The high cost of installing solar panels is a major obstacle for Bay Area residents wanting to go solar to reduce their carbon footprint. Even though photovoltaic solar panels more than pay for themselves eventually through lower energy bills, many people can’t afford the up-front installation costs. That’s why the City of Berkeley started its FIRST (Financing Initiative for Renewable and Solar Technology) program, which provides loans for owners of residential and business property to install solar panels. In its current pilot stage, the program will fund solar panels for up to 40 Berkeley properties, covering costs up to $37,500 on each.
Anyone owning property within Berkeley was eligible to apply for the pilot program in November 2008. Approved applicants contract with any installer or contractor registered with the California Solar Initiative and are still eligible for rebates provided by the state for solar panel installation.
After installation, a special property tax is assessed on the home or business for a period of 20 years to repay the loan. A similar system has been used before to finance neighborhood projects like burying electrical wires; Berkeley will be the first in the state to use such a tax in a voluntary opt-in program for solar panel installation.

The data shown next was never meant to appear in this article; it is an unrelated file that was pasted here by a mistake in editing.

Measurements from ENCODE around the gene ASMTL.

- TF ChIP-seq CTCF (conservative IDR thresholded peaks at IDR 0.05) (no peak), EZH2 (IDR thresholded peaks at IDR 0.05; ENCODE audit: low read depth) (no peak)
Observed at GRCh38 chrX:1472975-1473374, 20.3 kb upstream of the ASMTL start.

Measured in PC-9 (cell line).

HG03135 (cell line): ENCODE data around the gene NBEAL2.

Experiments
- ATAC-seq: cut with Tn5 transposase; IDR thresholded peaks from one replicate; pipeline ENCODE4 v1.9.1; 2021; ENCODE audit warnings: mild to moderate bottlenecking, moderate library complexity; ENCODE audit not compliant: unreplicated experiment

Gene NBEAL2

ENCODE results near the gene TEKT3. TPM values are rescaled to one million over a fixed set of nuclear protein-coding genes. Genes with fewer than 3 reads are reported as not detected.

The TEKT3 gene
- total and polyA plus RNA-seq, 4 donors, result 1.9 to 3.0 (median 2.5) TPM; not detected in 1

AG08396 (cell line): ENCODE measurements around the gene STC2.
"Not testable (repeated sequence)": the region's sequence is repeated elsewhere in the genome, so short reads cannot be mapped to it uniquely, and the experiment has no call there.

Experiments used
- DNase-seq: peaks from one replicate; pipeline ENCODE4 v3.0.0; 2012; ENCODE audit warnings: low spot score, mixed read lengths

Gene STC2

Other cities have expressed interest in using Berkeley FIRST as a model if the pilot program succeeds. Berkeley itself hopes to expand the program to include hundreds more homes. Also in the works is funding for solar water heaters and other energy efficiency technology.
FIRST was developed with funding from the Bay Area Air Quality Management District and the California Department of Energy. Private lenders will administer the loans, which are backed by the special property tax, allowing program participants to reduce their greenhouse gas emissions and energy costs, while helping the city meet its goal of reducing emissions 80 percent by 2050. Find out more at www.berkeleyclimateaction.org.
Like this article?
There’s lots more where this came from…
Subscribe to Bay Nature magazine
Most recent in Climate Change
Sea snails flee from predators. A new research paper suggests that ocean acidification impairs that ability.
Climate Change | Habitats: Freshwater, Bay, Marine | Wildlife: Invertebrates, Reptiles, Amphibians
Noted environmental author Mary Ellen Hannibal was moved to write about large-scale efforts to protect the planet after watching conservation scientists weep as they shared their fears.
Climate Change | Habitats: Land | Stewardship
A small research team sets out in the search for a potential ocean killer. But in this unusual year, nature is not cooperating with her interrogators.
Climate Change | El Nino | Habitats: Freshwater, Bay, Marine